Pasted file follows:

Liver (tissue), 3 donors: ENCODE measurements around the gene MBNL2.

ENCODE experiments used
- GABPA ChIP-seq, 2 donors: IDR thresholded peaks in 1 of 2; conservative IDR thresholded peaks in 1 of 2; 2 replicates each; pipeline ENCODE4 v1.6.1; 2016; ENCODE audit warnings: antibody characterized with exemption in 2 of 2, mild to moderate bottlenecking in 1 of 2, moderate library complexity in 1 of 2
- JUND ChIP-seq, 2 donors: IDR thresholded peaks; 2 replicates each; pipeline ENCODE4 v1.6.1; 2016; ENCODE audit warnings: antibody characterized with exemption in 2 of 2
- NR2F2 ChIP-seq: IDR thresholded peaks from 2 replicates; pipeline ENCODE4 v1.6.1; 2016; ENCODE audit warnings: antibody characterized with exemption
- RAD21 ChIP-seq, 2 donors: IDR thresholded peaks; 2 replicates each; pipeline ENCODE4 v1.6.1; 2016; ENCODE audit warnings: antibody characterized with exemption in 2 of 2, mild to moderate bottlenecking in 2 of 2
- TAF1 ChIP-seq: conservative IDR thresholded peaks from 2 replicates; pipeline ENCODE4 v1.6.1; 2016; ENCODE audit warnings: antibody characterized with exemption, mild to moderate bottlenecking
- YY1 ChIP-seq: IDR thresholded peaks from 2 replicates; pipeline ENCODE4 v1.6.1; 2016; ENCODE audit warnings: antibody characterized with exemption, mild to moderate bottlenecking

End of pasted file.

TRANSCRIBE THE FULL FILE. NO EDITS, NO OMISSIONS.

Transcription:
Liver (tissue), 3 donors: ENCODE measurements around the gene MBNL2.

ENCODE experiments used
- GABPA ChIP-seq, 2 donors: IDR thresholded peaks in 1 of 2; conservative IDR thresholded peaks in 1 of 2; 2 replicates each; pipeline ENCODE4 v1.6.1; 2016; ENCODE audit warnings: antibody characterized with exemption in 2 of 2, mild to moderate bottlenecking in 1 of 2, moderate library complexity in 1 of 2
- JUND ChIP-seq, 2 donors: IDR thresholded peaks; 2 replicates each; pipeline ENCODE4 v1.6.1; 2016; ENCODE audit warnings: antibody characterized with exemption in 2 of 2
- NR2F2 ChIP-seq: IDR thresholded peaks from 2 replicates; pipeline ENCODE4 v1.6.1; 2016; ENCODE audit warnings: antibody characterized with exemption
- RAD21 ChIP-seq, 2 donors: IDR thresholded peaks; 2 replicates each; pipeline ENCODE4 v1.6.1; 2016; ENCODE audit warnings: antibody characterized with exemption in 2 of 2, mild to moderate bottlenecking in 2 of 2
- TAF1 ChIP-seq: conservative IDR thresholded peaks from 2 replicates; pipeline ENCODE4 v1.6.1; 2016; ENCODE audit warnings: antibody characterized with exemption, mild to moderate bottlenecking
- YY1 ChIP-seq: IDR thresholded peaks from 2 replicates; pipeline ENCODE4 v1.6.1; 2016; ENCODE audit warnings: antibody characterized with exemption, mild to moderate bottlenecking